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Marriage equality's 'sheroes'

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We begin to understand fully the power of gender roles in shaping our lives as we head out into the world during our elementary years. My own elementary years correlated with the time in American history when our society had its most telling conversation (really a yelling match) about the role that gender should have in our lives and in our laws.

The cultural high point of this movement came in September 1973 when Billie Jean King defeated Bobby Riggs in the Battle of the Sexes tennis match before a sell-out Astrodome crowd and 40 million TV viewers. Raised in a home where "women's lib" was both promoted nonstop (by my grandmother) and practiced (by my mother), I remember the months of build-up to that extravaganza and King's three-set domination of Riggs well. Not coincidentally, the Equal Rights Amendment was roaring towards apparent ratification at that same moment. But, within months of King's victory, a cultural backlash to feminism developed and the ERA was stopped in Southern state legislatures, with the inane but effective arguments of Phyllis Schlafly used by male legislators to justify their "no" votes.

This past week, however, we were reminded that while that battle for constitutional reform was lost, the war for social transformation fought by women like Betty Friedan and Bella Abzug at the national level, and Brownie Ledbetter and Diane Blair here in Arkansas, has been won. Throughout federal District Judge Vaughn Walker's 138-page decision striking down Proposition 8, the constitutional amendment that barred same-sex marriage in California, he chronicles the shift from a time when "[w]omen were seen as suited to raise children and men were seen as suited to provide for the family" and contends that such an "archaic" view of gender roles would be necessary to justify the state's discriminatory amendment.

Social historians' testimony guided Walker to conclude that through the flurry of changes to gender-based laws and the accompanying alterations in public attitude since the 1970s, "[m]arriage was thus transformed from a male-dominated institution into an institution recognizing men and women as equals." As Walker sums up, "The evidence shows that the movement of marriage away from a gendered institution and toward an institution free from state-mandated gender roles reflects an evolution in the understanding of gender rather than a change in marriage." It is that "evolution" that led him to his sweeping decision that Proposition 8 has no rational basis in law.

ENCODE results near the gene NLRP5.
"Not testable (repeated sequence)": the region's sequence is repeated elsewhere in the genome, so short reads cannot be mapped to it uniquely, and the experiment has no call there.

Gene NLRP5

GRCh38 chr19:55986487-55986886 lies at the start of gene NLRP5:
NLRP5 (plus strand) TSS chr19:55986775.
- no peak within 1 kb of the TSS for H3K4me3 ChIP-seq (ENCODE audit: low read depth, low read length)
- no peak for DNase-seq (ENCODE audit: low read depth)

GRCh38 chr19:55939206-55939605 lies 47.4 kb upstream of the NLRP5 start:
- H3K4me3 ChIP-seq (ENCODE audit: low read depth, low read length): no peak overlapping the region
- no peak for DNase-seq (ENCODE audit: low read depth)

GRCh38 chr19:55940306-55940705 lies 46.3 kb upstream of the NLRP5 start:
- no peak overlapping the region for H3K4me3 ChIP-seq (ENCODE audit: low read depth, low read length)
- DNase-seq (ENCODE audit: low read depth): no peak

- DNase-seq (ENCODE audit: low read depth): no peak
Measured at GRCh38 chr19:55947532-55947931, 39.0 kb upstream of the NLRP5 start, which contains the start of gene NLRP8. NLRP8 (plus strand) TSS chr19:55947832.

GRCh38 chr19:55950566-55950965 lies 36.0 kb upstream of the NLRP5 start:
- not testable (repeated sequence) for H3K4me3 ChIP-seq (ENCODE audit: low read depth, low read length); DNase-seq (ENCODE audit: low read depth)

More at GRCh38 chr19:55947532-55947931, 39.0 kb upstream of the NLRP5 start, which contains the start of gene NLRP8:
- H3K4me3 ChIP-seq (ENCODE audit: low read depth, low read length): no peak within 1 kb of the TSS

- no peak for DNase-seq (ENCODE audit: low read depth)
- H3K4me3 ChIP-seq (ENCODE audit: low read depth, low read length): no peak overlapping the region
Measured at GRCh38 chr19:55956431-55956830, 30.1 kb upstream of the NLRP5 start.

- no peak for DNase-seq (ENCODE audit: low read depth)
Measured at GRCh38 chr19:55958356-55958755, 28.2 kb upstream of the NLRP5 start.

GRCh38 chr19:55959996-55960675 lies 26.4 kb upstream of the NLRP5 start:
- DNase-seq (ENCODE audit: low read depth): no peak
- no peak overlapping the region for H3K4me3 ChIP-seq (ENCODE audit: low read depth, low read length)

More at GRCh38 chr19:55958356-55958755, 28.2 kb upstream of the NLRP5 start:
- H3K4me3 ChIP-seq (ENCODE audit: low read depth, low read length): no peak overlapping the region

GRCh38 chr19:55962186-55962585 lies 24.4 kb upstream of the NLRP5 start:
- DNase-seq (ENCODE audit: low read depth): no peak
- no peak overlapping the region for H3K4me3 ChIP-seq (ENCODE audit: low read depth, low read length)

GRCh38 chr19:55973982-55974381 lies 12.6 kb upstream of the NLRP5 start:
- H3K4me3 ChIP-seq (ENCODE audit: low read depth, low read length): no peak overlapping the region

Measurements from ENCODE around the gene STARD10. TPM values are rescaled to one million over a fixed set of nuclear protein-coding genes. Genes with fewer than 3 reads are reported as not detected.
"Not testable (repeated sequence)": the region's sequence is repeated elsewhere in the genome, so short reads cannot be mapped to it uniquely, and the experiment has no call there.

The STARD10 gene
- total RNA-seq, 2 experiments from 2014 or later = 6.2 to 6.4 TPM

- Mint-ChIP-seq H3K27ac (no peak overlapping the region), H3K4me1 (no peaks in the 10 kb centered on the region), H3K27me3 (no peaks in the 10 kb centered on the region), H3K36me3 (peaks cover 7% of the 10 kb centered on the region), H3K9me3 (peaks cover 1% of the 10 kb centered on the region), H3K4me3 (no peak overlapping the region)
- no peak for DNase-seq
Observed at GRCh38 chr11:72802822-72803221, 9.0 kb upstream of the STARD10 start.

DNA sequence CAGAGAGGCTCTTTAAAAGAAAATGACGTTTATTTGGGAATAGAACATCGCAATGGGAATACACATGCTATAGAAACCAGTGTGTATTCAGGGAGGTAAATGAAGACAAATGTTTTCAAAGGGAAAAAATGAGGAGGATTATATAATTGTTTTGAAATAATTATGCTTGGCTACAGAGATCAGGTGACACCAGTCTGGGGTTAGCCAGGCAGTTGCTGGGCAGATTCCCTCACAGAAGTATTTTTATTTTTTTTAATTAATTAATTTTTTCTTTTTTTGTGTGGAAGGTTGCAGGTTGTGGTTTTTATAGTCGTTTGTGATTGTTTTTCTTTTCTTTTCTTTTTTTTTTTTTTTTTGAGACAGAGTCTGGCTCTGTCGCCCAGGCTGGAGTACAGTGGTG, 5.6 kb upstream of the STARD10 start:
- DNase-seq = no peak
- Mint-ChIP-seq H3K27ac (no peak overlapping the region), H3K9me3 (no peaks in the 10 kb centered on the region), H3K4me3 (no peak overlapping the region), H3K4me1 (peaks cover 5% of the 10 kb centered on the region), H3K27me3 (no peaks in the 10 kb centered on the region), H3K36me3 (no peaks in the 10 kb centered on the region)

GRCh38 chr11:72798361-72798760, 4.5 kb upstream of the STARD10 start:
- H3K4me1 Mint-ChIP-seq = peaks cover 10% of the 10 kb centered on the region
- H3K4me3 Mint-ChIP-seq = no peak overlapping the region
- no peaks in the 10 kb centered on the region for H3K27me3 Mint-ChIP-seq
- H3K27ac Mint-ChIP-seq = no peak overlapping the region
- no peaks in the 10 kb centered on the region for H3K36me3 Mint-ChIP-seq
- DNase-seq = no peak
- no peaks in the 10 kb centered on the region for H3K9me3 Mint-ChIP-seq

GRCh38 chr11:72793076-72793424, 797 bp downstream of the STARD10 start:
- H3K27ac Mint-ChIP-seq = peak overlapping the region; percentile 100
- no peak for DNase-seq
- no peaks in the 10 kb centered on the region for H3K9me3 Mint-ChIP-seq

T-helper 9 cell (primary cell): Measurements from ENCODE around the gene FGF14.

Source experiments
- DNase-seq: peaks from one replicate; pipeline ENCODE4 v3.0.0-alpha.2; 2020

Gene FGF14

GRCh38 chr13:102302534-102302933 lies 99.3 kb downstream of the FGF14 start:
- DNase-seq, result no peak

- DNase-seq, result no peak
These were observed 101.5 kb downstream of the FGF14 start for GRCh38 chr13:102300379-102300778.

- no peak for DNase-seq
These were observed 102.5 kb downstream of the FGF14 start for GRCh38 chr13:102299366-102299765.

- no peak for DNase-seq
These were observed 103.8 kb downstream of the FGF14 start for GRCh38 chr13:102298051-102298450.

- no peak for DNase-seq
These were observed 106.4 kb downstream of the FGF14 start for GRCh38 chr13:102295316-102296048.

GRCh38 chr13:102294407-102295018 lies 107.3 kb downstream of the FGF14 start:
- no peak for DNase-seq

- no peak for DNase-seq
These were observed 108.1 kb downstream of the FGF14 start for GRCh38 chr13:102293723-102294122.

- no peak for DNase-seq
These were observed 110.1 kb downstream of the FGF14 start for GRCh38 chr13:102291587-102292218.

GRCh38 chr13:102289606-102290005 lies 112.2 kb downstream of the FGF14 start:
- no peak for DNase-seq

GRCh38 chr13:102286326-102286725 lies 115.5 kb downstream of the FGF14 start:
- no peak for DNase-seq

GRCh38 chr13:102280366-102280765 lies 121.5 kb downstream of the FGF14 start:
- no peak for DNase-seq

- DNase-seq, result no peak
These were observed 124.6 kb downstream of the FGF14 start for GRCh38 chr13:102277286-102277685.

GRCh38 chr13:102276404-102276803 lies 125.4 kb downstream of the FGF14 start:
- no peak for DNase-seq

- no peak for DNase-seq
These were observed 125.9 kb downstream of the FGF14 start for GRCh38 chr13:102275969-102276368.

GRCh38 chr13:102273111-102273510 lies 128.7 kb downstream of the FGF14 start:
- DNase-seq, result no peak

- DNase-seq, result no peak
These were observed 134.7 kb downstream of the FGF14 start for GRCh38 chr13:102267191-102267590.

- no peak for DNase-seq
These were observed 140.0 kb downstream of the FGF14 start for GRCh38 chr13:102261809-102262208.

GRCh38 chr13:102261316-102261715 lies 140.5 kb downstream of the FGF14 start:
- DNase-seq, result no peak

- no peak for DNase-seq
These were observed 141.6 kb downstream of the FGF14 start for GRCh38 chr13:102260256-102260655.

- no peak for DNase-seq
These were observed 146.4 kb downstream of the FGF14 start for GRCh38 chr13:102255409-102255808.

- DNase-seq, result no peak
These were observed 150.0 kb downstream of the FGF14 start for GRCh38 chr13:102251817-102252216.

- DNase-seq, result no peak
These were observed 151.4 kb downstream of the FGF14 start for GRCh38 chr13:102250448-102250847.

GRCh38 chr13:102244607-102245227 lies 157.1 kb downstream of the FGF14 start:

We see the impact of the women's rights activists of the past every day. Without their work to shatter gender roles, I would lack the opportunity to work with valued colleagues and students who would have been absent from academic settings before the 1970s. And we all would be denied the talents of public servants shut out simply because of their sex.

But, in Judge Walker's opinion, the breadth of the women's-rights movement's impact is brought into sharp focus.

Sixty years ago, another reclusive federal district judge, J. Waites Waring of South Carolina, wrote a dissent in a case evaluating his state's segregation of classrooms. Four years later, Waring's logic and rhetoric permeated Chief Justice Warren's opinion in the Brown decision. While the legal path will be complicated, there is now a significant likelihood that Judge Walker's opinion in the Perry case will play a similar role in the fight for marriage equality. While written by Walker, it is crucial to recognize that this vital step in the creation of a more just America was really drafted by the "sheroes" of my youth.

Jay Barth is the M.E. and Ima Graves Peace Distinguished Professor of Politics at Hendrix College.

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